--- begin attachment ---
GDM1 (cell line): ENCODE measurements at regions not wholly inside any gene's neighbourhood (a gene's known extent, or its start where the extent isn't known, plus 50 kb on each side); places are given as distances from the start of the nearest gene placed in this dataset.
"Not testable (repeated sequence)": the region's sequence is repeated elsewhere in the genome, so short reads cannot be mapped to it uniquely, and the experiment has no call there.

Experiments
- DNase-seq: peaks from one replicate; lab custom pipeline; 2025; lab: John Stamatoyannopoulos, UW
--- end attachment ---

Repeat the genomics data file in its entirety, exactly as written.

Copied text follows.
GDM1 (cell line): ENCODE measurements at regions not wholly inside any gene's neighbourhood (a gene's known extent, or its start where the extent isn't known, plus 50 kb on each side); places are given as distances from the start of the nearest gene placed in this dataset.
"Not testable (repeated sequence)": the region's sequence is repeated elsewhere in the genome, so short reads cannot be mapped to it uniquely, and the experiment has no call there.

Experiments
- DNase-seq: peaks from one replicate; lab custom pipeline; 2025; lab: John Stamatoyannopoulos, UW